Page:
I recently had the misfortune of having a carriage driving related accident, or, a “mishap”, as I prefer to label it. Perhaps by referring to it as a “mishap”, it “softens” the reality for me. Accident or mishap, no matter how I chose to label it, it truly is my own reality. I’m not in a form of denial; it is just my way of processing the event of Sunday September 22, 2019. The bottom line is my helmet saved me- this I truly believe. That is my story, and I’m sticking to it.
As a teenager, I never wore a helmet while riding. All the falls I survived. I showed in 4-H horse shows, Open shows and Quarter Horse shows. I rode Western, English, I jumped fences and participated in gymkhana classes. The only time I ever wore a helmet, was my English hunt cap, as it was required, as proper English dress in my English hunt classes.
Fast forward to my more “adult” years…..after being away from horse show competitions for many years, and no longer owning of horse of my own, I was fortunate enough to be given the opportunity to learn how to carriage drive. I was instantly hooked! “Tuffy”, as my teacher was as “bomb-proof” as any horse or pony could be. But, I was told by Tuffy’s owner that I must wear a helmet at all times when driving him, (or any other horse for that matter). Ok, I said, not a problem. For me wearing a helmet wasn’t a problem. I certainly understood the potential of head injury with my new found equine passion. I’m not one to care about how “cool” or “uncool” I would look wearing a helmet. That just isn’t my “style”. “Helmet head”…so what. Not a concern. (Remember, I have a total lack of interest in style or whether I look uncool). So, I was going to wear a helmet. I’m doing what I can to protect myself.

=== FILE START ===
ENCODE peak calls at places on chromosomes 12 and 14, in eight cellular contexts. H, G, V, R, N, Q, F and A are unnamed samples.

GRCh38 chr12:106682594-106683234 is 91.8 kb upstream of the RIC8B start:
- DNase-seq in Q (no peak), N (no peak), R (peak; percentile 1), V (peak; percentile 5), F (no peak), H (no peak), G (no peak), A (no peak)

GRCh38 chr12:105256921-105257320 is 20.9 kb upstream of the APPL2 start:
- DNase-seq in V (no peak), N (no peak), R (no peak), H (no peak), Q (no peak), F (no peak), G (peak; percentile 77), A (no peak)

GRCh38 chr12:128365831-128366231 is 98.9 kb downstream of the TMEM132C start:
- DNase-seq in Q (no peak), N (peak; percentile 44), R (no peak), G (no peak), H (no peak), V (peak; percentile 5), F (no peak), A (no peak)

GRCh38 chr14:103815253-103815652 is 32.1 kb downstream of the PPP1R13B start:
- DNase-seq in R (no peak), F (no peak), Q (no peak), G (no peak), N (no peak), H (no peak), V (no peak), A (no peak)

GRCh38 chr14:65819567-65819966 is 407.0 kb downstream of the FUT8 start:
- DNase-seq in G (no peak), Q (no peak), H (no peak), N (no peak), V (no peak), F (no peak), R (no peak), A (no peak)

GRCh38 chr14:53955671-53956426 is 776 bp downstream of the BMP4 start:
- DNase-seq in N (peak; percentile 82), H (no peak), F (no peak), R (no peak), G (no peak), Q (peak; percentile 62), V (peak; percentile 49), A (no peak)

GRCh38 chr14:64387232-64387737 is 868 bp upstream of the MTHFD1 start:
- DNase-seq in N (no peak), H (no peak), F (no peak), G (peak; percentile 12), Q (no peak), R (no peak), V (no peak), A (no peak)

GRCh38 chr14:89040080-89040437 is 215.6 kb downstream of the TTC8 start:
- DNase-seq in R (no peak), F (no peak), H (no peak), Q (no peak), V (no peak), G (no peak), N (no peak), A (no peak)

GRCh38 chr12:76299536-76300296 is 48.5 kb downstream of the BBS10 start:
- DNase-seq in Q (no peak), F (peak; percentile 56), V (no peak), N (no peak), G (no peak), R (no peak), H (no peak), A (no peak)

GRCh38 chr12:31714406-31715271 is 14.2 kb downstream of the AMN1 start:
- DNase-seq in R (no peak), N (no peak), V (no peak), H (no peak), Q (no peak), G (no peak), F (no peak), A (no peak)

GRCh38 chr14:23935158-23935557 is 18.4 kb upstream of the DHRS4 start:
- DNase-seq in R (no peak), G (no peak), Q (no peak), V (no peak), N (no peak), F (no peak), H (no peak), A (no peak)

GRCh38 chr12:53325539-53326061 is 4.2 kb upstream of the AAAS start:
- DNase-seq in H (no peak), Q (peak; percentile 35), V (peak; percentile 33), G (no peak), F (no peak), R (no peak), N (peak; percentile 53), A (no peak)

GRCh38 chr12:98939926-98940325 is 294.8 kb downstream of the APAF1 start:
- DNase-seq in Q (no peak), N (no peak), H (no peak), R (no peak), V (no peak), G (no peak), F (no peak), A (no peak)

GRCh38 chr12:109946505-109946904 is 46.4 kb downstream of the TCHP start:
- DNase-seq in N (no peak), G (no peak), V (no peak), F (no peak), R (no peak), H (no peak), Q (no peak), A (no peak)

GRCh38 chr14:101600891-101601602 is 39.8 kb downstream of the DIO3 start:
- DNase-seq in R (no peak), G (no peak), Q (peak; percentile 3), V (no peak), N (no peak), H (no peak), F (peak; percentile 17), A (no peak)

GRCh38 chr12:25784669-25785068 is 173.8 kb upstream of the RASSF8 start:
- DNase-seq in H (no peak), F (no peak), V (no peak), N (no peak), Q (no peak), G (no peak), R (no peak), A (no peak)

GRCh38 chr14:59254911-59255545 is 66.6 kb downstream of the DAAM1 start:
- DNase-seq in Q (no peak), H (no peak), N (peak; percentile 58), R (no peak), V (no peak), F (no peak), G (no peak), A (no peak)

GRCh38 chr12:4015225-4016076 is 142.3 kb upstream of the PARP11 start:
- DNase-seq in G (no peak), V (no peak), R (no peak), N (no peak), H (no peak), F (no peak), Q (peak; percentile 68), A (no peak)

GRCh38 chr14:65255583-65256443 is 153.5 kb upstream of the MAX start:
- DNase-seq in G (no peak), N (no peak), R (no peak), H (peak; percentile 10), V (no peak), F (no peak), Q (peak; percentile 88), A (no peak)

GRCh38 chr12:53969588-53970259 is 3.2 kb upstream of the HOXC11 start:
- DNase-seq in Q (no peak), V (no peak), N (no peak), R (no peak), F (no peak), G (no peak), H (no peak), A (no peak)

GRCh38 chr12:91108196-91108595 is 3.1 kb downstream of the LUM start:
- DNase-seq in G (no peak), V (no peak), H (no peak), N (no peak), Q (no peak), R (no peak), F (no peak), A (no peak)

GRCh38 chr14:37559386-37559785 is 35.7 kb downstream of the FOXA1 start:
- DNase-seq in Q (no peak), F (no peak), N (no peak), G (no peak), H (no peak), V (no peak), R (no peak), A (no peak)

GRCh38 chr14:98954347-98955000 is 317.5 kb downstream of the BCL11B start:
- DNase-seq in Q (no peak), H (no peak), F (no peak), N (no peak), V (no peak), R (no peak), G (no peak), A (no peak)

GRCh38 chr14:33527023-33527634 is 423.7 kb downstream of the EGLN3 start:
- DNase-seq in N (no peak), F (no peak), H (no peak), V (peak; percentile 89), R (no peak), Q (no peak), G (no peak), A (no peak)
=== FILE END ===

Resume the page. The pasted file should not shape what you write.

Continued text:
Fast forward a few more years, my driving passion has increased. After losing my beloved first teacher, “Tuffy”, I was in need of another equine to drive. Enter into my life, “Queen Mab”, a Welsh/Paint cross. There was never any question as to whether or not I would wear a helmet when driving this new love in my life. As my first instructor, (Tuffy’s owner) told me: helmet required. My new instructor also told me: helmet required. As my English hunt cap was required as part of the proper dress for English riding competitions, my trusty helmet became just as important as any of the required equipment for carriage driving. Bridle: check. Whip: check. Gloves: check. Helmet: check.
It isn’t my intention to scare anyone or discourage anyone from participating in this wonderful sport of carriage driving. Nor, do I want this piece to be construed as “preachy” in any way. But, the fact of the matter is: accidents happen. This is life. This is my truth. This is my story about the choice I make every time I harness and “put-to”. We are all adults and we have the freedom and the knowledge to make the choice that is best for each of us.
Without going into great detail about my mishap of September 22, I will mention just a few “moments” from that afternoon: for those of you who may be wondering, Mab was not involved. A big take-away: it is a horse/pony…they can be and often times are unpredictable. In my case, everything was fine; I had a seemingly happy horse, walking along. Then, literally in the blink of an eye: bam! I had an explosive situation on my hands. Surprisingly I remained calm throughout, telling my instructor and the others who were there watching to close the end doors of the indoor arena. As I struggled to regain control of the horse, it quickly became apparent things weren’t going to end well….and I was correct in this thought….but, my helmet saved me! This I am absolutely certain! The helmet: better to have it and not need it, then to need it and not have it…..
The horse only suffered minor scrapes on the hind legs. I got to “experience” my first, (and hopefully last one ever) ambulance ride to the ER. Prognosis: amazingly no broken bones, but a very sore/stiff and bruised body. Though I have yet to examine my carriage, from what I’ve been told, it is pretty messed up. And, my trusty helmet has the battle scars to show as the protection that it gave my head. So long my friend, my protector. Thank you. May it forever rest in peace.And, now, I begin to look for a new helmet in which to develop a new, special relationship with…..